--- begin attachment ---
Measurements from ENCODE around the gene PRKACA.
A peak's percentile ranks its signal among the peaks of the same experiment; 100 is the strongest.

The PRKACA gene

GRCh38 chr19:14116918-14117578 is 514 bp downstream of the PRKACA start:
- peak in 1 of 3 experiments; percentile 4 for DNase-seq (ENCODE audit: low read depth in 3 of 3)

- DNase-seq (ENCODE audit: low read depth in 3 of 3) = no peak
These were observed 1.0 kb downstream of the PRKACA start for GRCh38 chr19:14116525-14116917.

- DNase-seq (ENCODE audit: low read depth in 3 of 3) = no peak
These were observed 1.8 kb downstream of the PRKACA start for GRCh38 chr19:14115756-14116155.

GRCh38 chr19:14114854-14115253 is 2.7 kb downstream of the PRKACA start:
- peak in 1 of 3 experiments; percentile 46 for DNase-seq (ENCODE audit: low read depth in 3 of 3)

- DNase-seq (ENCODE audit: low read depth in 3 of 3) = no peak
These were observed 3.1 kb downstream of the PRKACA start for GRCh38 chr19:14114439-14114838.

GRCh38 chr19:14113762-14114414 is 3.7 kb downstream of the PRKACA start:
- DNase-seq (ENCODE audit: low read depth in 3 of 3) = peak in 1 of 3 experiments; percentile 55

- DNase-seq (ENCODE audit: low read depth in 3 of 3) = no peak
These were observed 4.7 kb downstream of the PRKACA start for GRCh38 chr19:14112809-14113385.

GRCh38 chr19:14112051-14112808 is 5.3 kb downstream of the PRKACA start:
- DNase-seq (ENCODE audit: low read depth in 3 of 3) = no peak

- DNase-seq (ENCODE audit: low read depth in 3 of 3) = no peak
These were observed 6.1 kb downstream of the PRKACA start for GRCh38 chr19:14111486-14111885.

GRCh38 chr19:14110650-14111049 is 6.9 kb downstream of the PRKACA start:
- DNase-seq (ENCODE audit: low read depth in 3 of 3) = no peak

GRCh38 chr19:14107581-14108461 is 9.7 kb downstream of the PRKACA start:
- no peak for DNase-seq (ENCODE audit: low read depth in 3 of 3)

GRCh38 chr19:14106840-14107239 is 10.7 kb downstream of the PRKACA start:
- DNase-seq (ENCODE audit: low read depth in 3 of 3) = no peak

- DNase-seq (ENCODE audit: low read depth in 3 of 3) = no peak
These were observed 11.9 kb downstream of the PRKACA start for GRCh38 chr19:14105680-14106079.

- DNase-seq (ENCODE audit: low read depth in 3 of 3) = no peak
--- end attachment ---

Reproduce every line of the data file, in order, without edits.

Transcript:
Measurements from ENCODE around the gene PRKACA.
A peak's percentile ranks its signal among the peaks of the same experiment; 100 is the strongest.

The PRKACA gene

GRCh38 chr19:14116918-14117578 is 514 bp downstream of the PRKACA start:
- peak in 1 of 3 experiments; percentile 4 for DNase-seq (ENCODE audit: low read depth in 3 of 3)

- DNase-seq (ENCODE audit: low read depth in 3 of 3) = no peak
These were observed 1.0 kb downstream of the PRKACA start for GRCh38 chr19:14116525-14116917.

- DNase-seq (ENCODE audit: low read depth in 3 of 3) = no peak
These were observed 1.8 kb downstream of the PRKACA start for GRCh38 chr19:14115756-14116155.

GRCh38 chr19:14114854-14115253 is 2.7 kb downstream of the PRKACA start:
- peak in 1 of 3 experiments; percentile 46 for DNase-seq (ENCODE audit: low read depth in 3 of 3)

- DNase-seq (ENCODE audit: low read depth in 3 of 3) = no peak
These were observed 3.1 kb downstream of the PRKACA start for GRCh38 chr19:14114439-14114838.

GRCh38 chr19:14113762-14114414 is 3.7 kb downstream of the PRKACA start:
- DNase-seq (ENCODE audit: low read depth in 3 of 3) = peak in 1 of 3 experiments; percentile 55

- DNase-seq (ENCODE audit: low read depth in 3 of 3) = no peak
These were observed 4.7 kb downstream of the PRKACA start for GRCh38 chr19:14112809-14113385.

GRCh38 chr19:14112051-14112808 is 5.3 kb downstream of the PRKACA start:
- DNase-seq (ENCODE audit: low read depth in 3 of 3) = no peak

- DNase-seq (ENCODE audit: low read depth in 3 of 3) = no peak
These were observed 6.1 kb downstream of the PRKACA start for GRCh38 chr19:14111486-14111885.

GRCh38 chr19:14110650-14111049 is 6.9 kb downstream of the PRKACA start:
- DNase-seq (ENCODE audit: low read depth in 3 of 3) = no peak

GRCh38 chr19:14107581-14108461 is 9.7 kb downstream of the PRKACA start:
- no peak for DNase-seq (ENCODE audit: low read depth in 3 of 3)

GRCh38 chr19:14106840-14107239 is 10.7 kb downstream of the PRKACA start:
- DNase-seq (ENCODE audit: low read depth in 3 of 3) = no peak

- DNase-seq (ENCODE audit: low read depth in 3 of 3) = no peak
These were observed 11.9 kb downstream of the PRKACA start for GRCh38 chr19:14105680-14106079.

- DNase-seq (ENCODE audit: low read depth in 3 of 3) = no peak